It may well have been eight months since Hurricane Sandy hit the east coast of the US last year, but restoring the destruction it caused is still ongoing. Repair The Rockaways is a new platform that gamifies the donation process to charities rebuilding communities in the affected area.
Some 147 residents died as a result of the storm, while an estimated USD 53 million worth of damage was done to property. The Rockaways, a peninsula in the NYC borough of Queens was one of the worst hit areas, suffering floods and fires. Developed by creative agency Mother and digital media firm Casserole, Repair the Rockaways is an online platform styled similarly to Zynga’s famous Farmville game. Rather than attempting to build a working farm, the site encourages users to pay real money for digital coins, which they can use to buy building materials and place them on the map. If one person has placed some bricks on a plot, another can then add to that plot with the aim of completing a whole house. Videos documenting the repair work are unlocked depending on how much money is donated. The video below is a sample that details a personal story behind the Hurricane Sandy damage:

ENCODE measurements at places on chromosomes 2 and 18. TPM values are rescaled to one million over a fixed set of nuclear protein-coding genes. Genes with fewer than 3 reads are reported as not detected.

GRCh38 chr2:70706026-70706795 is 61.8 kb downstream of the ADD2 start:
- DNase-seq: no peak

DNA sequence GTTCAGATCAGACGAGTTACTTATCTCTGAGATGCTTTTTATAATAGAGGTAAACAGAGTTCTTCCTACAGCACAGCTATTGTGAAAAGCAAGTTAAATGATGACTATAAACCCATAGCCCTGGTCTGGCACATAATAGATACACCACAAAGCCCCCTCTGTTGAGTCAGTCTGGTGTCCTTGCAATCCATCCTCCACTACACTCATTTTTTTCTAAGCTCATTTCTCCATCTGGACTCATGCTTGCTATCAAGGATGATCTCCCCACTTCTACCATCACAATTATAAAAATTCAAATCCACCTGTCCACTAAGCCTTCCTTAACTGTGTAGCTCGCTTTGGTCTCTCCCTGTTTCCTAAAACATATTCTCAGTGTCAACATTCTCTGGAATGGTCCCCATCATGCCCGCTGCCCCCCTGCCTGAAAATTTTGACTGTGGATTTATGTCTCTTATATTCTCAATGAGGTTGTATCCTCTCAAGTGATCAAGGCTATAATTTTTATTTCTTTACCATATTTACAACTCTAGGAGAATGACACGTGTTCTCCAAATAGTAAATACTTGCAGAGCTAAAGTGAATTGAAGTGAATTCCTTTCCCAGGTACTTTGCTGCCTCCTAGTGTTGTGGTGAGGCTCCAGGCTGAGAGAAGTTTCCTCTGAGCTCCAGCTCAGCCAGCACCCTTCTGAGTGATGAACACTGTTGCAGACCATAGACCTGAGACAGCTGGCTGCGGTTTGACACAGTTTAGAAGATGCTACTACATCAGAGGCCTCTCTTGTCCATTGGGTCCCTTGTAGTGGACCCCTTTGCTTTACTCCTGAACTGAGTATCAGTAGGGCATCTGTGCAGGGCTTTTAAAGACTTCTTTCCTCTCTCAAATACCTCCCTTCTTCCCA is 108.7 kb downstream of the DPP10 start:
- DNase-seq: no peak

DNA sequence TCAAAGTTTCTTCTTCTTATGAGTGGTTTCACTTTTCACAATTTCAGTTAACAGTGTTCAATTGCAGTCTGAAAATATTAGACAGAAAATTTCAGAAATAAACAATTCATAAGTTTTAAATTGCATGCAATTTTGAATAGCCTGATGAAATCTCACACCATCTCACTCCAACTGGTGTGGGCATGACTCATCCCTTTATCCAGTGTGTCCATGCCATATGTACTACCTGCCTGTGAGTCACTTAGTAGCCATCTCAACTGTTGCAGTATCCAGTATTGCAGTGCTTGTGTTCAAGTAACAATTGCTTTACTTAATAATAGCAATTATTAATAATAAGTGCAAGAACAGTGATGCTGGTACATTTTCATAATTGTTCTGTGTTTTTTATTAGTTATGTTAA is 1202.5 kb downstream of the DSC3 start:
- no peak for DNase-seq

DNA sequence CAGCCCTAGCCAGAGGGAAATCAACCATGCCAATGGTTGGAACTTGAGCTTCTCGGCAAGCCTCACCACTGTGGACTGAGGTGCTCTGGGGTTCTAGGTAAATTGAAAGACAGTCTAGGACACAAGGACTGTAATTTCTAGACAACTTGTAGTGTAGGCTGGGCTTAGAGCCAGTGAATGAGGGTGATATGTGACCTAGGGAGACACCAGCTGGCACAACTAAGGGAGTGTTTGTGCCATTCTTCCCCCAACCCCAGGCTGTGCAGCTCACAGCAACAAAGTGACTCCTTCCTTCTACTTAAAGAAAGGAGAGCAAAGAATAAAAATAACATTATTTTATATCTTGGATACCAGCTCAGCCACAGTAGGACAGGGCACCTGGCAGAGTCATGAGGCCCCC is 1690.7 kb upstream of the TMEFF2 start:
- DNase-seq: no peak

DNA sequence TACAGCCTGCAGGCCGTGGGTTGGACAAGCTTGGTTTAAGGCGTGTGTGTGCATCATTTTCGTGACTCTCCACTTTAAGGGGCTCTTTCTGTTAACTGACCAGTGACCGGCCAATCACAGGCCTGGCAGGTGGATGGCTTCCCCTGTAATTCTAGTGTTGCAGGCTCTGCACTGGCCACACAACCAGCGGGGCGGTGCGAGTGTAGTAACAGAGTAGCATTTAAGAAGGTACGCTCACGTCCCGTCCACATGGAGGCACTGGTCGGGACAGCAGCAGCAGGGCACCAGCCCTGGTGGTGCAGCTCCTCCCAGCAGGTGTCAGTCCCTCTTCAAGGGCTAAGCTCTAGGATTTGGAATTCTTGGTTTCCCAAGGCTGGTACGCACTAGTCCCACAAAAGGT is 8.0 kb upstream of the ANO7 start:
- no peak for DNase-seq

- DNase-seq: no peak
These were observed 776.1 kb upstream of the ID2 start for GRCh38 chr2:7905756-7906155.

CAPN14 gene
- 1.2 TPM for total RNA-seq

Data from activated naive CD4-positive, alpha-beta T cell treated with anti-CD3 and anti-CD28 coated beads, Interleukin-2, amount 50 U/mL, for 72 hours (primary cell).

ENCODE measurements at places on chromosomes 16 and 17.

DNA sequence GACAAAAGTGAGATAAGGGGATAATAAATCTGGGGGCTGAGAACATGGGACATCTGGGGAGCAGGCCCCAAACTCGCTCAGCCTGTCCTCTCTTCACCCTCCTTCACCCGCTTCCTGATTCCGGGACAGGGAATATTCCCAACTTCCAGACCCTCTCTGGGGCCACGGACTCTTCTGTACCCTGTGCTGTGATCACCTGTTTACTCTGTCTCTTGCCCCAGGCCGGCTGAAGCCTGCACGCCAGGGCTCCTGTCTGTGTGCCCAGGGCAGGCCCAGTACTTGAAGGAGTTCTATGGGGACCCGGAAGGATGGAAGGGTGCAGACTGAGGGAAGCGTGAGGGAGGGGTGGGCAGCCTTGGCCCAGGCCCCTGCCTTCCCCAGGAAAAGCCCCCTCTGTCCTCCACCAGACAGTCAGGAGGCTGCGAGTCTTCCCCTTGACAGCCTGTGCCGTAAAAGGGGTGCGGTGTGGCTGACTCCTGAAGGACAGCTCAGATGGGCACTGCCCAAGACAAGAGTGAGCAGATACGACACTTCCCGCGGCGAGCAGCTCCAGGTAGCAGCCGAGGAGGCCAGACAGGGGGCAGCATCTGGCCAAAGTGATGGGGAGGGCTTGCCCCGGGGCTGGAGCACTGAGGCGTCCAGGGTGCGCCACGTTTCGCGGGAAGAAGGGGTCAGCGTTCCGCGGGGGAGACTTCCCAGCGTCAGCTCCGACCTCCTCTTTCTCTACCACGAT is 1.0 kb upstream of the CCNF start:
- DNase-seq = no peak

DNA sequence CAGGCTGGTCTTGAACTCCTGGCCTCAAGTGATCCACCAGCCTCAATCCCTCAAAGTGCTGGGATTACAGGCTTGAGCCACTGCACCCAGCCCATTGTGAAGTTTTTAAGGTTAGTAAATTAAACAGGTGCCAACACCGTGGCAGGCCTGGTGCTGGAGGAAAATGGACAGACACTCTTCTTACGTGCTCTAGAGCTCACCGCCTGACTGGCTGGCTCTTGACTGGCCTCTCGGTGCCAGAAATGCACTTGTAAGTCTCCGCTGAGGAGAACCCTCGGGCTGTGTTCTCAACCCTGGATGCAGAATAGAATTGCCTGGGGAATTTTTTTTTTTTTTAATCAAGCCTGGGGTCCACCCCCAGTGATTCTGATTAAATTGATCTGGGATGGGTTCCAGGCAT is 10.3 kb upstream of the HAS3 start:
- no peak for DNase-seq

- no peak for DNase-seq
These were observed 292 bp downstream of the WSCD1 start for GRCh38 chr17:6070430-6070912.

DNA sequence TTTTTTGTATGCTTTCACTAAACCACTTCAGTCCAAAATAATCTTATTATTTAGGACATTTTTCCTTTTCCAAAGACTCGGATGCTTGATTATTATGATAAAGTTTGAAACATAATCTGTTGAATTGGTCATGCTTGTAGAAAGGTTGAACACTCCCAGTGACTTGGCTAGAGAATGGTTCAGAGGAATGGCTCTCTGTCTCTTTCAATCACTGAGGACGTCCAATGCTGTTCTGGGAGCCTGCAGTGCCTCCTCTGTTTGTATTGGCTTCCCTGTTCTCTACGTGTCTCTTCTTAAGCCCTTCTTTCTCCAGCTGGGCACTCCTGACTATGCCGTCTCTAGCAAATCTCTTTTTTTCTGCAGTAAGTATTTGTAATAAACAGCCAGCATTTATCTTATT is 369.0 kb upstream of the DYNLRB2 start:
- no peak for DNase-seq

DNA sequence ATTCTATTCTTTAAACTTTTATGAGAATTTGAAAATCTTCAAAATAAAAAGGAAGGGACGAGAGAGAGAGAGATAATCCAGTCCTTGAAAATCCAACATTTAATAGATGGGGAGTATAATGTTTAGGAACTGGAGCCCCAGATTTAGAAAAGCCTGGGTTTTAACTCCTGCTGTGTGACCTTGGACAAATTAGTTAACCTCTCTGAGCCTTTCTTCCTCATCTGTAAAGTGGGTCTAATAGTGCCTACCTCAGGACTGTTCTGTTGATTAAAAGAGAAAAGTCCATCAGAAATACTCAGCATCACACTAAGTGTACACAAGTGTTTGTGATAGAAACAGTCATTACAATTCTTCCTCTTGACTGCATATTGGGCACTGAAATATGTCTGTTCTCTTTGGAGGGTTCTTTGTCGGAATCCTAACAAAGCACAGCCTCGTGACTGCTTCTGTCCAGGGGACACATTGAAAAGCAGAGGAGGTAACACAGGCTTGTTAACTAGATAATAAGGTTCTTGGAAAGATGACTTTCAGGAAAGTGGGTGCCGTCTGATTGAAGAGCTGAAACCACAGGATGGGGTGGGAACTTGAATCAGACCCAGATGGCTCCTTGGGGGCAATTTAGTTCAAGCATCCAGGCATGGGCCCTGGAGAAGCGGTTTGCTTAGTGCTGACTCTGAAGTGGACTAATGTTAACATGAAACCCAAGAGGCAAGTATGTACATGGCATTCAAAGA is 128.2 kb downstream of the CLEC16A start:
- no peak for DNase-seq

While the virtual construction projects don’t accurately reflect efforts on the ground, Repair The Rockaways offers an interesting way to visualize the progress of the campaign and adds a fun element to charitable giving for donors. It also serves as a way to promote rebuilding projects after the media has long since stopped covering the story. Much like the Lemonopoly game, Repair The Rockaways succeeds in enabling anyone to feel more connected to the community from their desktop.
The project has raised more than USD 3,500 for the cause since launching a few weeks ago, but hopes to reach USD 250,000. Are there other ways to use viral techniques to raise awareness of social causes?